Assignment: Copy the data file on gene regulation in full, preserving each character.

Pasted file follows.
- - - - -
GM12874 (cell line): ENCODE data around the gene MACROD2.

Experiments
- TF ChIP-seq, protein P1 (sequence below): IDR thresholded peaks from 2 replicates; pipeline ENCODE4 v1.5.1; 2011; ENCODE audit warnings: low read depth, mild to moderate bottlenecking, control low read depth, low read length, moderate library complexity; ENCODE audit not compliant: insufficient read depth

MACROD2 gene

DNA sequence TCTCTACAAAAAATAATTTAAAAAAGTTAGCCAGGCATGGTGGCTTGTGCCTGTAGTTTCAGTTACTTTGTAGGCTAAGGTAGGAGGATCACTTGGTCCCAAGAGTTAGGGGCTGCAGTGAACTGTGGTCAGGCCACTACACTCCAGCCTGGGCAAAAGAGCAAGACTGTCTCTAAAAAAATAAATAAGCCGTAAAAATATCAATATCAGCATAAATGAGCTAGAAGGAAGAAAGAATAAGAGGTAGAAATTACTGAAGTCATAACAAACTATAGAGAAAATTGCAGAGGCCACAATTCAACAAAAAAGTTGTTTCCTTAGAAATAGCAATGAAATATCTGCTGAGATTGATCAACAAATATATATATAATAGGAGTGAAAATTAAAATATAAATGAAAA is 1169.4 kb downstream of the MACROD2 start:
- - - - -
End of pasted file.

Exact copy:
GM12874 (cell line): ENCODE data around the gene MACROD2.

Experiments
- TF ChIP-seq, protein P1 (sequence below): IDR thresholded peaks from 2 replicates; pipeline ENCODE4 v1.5.1; 2011; ENCODE audit warnings: low read depth, mild to moderate bottlenecking, control low read depth, low read length, moderate library complexity; ENCODE audit not compliant: insufficient read depth

MACROD2 gene

DNA sequence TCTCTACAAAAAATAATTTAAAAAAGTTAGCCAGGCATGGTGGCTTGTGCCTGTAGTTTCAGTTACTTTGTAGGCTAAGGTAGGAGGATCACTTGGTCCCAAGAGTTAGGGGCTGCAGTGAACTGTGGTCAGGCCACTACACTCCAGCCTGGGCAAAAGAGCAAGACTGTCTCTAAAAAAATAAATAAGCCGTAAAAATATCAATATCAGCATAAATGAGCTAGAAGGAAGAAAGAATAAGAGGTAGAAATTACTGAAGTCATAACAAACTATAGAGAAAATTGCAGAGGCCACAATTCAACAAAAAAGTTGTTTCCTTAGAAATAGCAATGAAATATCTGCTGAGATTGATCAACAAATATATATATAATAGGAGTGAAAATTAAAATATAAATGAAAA is 1169.4 kb downstream of the MACROD2 start: